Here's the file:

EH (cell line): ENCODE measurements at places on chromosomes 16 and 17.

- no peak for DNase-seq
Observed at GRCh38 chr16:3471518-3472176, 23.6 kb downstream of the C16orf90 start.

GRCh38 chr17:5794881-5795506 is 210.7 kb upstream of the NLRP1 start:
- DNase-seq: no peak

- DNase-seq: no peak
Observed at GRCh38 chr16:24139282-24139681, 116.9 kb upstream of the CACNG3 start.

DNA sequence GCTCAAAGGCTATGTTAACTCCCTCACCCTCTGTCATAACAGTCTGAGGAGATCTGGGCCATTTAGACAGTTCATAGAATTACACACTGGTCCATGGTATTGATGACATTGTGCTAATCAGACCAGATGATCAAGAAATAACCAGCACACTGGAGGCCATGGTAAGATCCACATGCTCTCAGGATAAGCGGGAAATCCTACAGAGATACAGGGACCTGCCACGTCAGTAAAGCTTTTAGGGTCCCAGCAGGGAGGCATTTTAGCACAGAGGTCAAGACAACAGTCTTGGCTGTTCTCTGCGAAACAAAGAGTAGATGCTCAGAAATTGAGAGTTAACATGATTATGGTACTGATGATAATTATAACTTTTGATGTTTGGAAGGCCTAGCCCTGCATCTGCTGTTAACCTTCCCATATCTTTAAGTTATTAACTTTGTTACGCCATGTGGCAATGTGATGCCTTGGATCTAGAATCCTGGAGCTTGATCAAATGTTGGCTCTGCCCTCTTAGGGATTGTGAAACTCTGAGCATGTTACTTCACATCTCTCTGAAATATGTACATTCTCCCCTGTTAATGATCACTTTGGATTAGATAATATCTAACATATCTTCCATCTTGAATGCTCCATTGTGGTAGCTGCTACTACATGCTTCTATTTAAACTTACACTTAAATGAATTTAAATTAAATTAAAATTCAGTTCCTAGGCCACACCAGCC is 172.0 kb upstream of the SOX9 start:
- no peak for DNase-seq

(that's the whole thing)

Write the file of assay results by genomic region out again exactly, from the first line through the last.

EH (cell line): ENCODE measurements at places on chromosomes 16 and 17.

- no peak for DNase-seq
Observed at GRCh38 chr16:3471518-3472176, 23.6 kb downstream of the C16orf90 start.

GRCh38 chr17:5794881-5795506 is 210.7 kb upstream of the NLRP1 start:
- DNase-seq: no peak

- DNase-seq: no peak
Observed at GRCh38 chr16:24139282-24139681, 116.9 kb upstream of the CACNG3 start.

DNA sequence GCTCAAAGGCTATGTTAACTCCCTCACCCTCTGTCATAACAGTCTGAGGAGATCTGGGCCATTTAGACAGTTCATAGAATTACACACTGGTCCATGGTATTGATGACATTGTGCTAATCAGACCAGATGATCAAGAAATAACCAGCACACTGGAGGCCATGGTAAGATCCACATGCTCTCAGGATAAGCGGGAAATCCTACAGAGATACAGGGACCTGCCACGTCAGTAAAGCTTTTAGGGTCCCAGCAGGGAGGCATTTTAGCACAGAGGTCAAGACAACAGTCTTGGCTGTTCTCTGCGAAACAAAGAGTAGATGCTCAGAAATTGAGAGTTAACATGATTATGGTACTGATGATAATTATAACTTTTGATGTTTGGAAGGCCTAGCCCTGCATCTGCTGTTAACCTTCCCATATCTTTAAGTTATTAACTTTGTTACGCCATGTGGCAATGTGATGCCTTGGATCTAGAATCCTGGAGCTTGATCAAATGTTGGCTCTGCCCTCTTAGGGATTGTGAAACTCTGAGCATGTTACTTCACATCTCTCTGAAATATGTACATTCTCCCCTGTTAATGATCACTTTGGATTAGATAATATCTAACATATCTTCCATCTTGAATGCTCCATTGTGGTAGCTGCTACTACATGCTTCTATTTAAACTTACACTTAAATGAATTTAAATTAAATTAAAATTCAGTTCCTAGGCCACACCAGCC is 172.0 kb upstream of the SOX9 start:
- no peak for DNase-seq